After more than two long years of fighting COVID-19 and its impact, it is natural for healthcare leaders to wonder when the business of healthcare will return to “normal.” In fact, some imperatives within the industry have already returned to normal—like the demand for strategic growth, the challenges of margin compression, or the pace of clinical innovation—each driving a level of change that will stretch the industry and its people. But what might be even more impactful are the industry imperatives that have arrived since the pandemic—deeper coordination with public health entities, moving value-based care from an organizational initiative to a core competency, and addressing a workforce that is both fragile and dwindling.
Each of these imperatives brings significant change and new behaviors that will challenge the adaptive nature of our industry—calling on a higher level of change agility. In the face of both the old and new normal, healthcare leaders are thoughtfully assessing their strategic options, experimenting with growth and value initiatives, and deploying strategies and tactics aimed at muting the impact of this steady stream of change in their organizations. Because as our industry research demonstrates, healthcare leaders know that greater change agility will be required as we look forward.
As we established in The Biology Behind Resistance to Change, our brains are wired to resist change and, as individuals, our resistance tends to follow a consistent path. In resisting change, we feel exhausted, and when our resistance doesn’t change the outcome, we feel ineffective. Eventually, we become unengaged and even cynical toward the larger system.
The surge of burnout, as recently cited by then U.S. Surgeon General in the New England Journal of Medicine (NEJM), is meaningfully driven by the significant and sustained amount of change experienced by those within the healthcare industry. That burnout is a catalyst for:
- Unprecedented turnover,
- Significant departures from the profession, and
- Employee environments that challenge the delivery of quality of care.
To make the situation more complicated, this burnout is occurring when provider leaders need their workforces at their very best. Leaders are straddling the task of creatively attacking the challenges of tomorrow, while meaningfully improving performance today, all while the competition for talent becomes more and more intense.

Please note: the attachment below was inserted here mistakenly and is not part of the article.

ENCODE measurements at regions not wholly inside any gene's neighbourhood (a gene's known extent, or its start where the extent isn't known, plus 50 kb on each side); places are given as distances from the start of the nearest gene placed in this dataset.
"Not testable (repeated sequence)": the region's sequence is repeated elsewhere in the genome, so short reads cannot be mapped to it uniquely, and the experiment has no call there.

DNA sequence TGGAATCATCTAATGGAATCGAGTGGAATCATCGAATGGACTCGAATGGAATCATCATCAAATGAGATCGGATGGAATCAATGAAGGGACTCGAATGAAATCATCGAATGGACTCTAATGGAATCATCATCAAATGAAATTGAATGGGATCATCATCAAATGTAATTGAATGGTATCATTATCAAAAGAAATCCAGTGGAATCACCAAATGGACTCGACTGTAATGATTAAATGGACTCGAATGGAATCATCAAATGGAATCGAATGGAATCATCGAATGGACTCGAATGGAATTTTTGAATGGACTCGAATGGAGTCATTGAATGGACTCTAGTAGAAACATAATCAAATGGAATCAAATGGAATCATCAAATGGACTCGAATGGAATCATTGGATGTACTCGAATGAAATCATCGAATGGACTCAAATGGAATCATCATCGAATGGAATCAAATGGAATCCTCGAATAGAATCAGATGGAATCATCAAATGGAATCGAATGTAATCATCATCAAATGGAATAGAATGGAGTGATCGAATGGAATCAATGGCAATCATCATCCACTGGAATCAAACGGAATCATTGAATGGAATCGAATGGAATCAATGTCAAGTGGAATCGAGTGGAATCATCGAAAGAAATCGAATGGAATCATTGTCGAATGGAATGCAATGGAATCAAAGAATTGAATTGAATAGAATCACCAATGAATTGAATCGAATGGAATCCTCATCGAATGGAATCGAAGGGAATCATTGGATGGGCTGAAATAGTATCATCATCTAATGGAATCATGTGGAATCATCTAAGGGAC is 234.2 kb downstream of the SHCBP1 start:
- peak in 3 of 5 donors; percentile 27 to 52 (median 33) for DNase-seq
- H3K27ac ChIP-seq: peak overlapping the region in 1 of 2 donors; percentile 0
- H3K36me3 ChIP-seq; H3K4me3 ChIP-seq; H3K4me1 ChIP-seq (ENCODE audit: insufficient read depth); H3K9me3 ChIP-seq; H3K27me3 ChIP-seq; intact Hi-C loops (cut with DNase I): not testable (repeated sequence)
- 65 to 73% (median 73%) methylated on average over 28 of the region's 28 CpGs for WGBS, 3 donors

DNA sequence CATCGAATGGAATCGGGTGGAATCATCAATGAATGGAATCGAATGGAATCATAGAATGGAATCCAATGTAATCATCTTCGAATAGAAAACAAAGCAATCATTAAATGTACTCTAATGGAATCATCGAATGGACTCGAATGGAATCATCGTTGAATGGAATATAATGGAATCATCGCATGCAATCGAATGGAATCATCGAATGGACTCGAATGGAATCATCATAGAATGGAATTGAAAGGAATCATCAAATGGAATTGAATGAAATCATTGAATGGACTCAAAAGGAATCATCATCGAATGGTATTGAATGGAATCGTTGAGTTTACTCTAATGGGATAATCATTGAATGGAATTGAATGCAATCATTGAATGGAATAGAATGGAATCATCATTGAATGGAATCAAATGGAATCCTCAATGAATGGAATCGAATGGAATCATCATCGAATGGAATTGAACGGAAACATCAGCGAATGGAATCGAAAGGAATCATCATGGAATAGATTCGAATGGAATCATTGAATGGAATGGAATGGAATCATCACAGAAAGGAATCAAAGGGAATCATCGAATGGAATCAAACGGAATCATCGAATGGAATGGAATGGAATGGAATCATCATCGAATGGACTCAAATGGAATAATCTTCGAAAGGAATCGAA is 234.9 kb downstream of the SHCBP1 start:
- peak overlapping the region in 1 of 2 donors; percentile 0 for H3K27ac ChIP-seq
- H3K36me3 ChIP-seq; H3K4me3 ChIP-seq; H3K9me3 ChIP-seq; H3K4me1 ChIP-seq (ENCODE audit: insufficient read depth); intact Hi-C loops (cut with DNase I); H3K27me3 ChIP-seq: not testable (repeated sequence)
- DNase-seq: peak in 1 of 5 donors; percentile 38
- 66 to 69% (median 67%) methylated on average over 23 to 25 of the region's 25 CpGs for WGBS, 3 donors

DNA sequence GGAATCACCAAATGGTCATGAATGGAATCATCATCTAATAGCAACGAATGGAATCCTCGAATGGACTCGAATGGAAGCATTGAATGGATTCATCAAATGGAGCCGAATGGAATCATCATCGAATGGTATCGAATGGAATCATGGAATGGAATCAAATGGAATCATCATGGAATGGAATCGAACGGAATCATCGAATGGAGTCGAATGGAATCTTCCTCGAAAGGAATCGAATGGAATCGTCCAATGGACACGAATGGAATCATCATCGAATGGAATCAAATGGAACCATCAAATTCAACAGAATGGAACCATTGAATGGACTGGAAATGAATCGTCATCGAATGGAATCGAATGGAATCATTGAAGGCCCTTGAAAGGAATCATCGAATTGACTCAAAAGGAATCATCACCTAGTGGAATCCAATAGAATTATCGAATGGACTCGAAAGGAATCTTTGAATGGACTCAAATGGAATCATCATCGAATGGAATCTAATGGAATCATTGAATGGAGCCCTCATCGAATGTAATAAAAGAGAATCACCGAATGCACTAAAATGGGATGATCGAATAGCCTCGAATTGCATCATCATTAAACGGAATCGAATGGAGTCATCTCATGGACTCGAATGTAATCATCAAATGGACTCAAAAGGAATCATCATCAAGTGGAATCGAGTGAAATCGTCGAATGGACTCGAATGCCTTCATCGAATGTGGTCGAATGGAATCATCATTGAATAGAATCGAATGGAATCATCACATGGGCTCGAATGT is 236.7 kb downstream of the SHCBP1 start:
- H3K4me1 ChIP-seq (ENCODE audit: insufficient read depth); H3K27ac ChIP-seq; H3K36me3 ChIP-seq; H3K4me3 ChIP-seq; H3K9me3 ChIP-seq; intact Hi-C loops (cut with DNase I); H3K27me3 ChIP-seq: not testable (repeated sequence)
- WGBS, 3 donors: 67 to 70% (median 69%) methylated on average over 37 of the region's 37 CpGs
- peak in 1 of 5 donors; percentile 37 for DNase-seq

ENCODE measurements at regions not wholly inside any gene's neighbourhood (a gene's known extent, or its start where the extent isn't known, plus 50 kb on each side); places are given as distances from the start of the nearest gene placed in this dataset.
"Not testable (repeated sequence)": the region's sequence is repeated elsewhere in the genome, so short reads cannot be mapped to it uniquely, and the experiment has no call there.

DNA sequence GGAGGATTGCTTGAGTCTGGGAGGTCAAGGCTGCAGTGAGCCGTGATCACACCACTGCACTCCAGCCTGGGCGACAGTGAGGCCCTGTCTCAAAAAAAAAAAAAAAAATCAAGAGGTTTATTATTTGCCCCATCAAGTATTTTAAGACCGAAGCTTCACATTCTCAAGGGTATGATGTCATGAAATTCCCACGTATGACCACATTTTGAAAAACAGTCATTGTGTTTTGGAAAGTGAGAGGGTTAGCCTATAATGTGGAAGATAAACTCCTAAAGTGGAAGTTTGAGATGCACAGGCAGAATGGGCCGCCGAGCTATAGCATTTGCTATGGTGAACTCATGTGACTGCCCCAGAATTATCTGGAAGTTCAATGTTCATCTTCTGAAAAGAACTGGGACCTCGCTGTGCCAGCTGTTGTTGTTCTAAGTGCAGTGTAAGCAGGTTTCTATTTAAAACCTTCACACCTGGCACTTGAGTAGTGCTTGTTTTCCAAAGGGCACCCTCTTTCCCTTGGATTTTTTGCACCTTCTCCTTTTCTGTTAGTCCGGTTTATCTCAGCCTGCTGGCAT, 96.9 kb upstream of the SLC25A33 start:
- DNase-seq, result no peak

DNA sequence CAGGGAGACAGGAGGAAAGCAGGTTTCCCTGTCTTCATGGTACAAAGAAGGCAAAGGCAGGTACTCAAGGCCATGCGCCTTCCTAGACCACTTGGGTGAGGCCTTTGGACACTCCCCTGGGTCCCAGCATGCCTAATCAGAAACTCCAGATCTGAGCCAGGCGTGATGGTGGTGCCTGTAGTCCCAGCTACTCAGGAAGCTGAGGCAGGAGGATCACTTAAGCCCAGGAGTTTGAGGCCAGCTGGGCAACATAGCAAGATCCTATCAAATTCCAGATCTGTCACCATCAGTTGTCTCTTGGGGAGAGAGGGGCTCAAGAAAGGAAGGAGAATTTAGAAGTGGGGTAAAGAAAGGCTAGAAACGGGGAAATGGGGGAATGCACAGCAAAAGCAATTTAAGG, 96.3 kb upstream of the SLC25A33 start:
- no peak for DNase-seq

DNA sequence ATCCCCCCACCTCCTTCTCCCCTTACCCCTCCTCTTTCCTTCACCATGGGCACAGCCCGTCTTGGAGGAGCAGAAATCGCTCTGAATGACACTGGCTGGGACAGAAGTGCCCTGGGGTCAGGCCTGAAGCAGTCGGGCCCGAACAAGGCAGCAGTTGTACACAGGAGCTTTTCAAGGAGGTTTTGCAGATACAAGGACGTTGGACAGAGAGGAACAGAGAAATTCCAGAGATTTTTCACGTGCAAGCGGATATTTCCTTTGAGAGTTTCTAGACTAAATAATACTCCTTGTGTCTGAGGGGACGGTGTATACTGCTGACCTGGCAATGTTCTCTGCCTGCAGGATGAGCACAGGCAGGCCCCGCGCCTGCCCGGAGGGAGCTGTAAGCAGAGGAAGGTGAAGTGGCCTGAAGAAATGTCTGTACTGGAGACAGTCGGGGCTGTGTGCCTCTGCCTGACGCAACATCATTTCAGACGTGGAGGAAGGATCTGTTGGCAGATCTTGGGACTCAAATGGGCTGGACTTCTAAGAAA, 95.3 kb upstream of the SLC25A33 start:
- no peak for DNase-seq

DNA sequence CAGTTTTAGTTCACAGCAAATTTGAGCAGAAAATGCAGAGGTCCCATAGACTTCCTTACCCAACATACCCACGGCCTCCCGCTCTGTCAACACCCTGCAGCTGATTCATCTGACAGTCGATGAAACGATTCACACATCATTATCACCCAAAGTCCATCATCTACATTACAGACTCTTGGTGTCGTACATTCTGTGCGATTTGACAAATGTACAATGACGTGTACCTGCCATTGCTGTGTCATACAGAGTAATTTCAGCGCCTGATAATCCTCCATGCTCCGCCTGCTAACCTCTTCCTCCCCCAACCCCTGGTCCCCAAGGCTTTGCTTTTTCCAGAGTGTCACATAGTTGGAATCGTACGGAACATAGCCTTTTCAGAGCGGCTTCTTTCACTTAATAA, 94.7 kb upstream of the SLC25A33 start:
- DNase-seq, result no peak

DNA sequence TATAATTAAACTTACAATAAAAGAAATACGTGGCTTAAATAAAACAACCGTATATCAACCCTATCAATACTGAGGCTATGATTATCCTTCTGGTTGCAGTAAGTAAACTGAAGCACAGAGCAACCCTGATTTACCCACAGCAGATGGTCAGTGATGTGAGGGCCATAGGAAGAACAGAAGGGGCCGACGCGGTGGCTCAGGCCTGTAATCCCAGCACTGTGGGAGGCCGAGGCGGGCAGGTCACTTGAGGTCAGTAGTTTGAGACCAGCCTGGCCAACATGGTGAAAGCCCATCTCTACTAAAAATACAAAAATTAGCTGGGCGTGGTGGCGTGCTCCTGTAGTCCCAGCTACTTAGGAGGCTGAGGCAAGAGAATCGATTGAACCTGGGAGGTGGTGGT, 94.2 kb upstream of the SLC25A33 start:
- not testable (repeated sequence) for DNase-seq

Since the pandemic began, our client work has demonstrated that the tide of change saturation and burnout can be turned when organizations and their leaders follow three steps.
- Step 1: Build Intelligence – Building a human capital data set empowers leaders to understand the state of their workforce at a granular level. And, with that clarity, leaders will be able to deploy strategies and tactics tied to the symptoms unique to their workforce and its distinctive sub-groups to fight burnout.
- Step 2: Manage Impact – Individuals approach change differently, and understanding these different response styles is critical to reaching team members on a deeper level. When leaders better understand how they, and their team members, respond to change, this knowledge prepares them more effectively to manage themselves and their reactions to the change that surrounds them.
- Step 3: Communicate Insight – With these inputs, leaders gain deep insight into their change culture and take action to enhance that culture. Leaders should not let those insights and actions die as just words in a PowerPoint deck; they should communicate them clearly, loudly, and visibly across the organization.
By taking these steps, leaders gain a level of understanding of how their people feel about change, what they are looking for from their leaders during this time, and what may drive back the challenges of burnout and change saturation.
This three-pronged approach has driven meaningful results in large organizations. It’s with this type of awareness that a leading regional health system was able to utilize the deployment of an enterprise strategic plan as a catalyst for true system thinking. By matching market data with a deep human capital data set, they were able to holistically understand their organizational strengths and opportunities, both inside and outside the organization. With that understanding, they built a strategic plan that served as a meaningful first step in an informed journey toward true system thinking.
Those types of results are not limited to the acute care setting. It’s with this same approach that a frontline community health center was able to assess the impact of a unique culture development program. This research-based development program was designed to build positivity within the organization and drive associated improvement in agility and confidence as well as achieve decreases in burnout. Using the intelligence they developed, they were able to pinpoint opportunity spots within their organization and clearly demonstrate the program’s effectiveness over the long term—most notably driving burnout down by nearly 10%.
Burnout is not new, and its impact will not diminish as the pandemic fades, as the U.S. Surgeon General echoed. The amount, pace, and magnitude of change in the healthcare industry is a meaningful contributor to the change saturation that can lead to burnout. But it is not a lost cause. Leaders and organizations can turn the tide against burnout and change saturation, but it takes dedicated leadership informed by a rich human capital data set. It is when dedication and data are combined that leaders can achieve the Change Clari3ty that the fight against burnout and change saturation demands.
Our Clari3ty change analytics platform is designed to take the guesswork out of change for leaders. Clair3ty provides leaders the perspective they need to develop unique strategies and unlock the well-being and potential of their organization.
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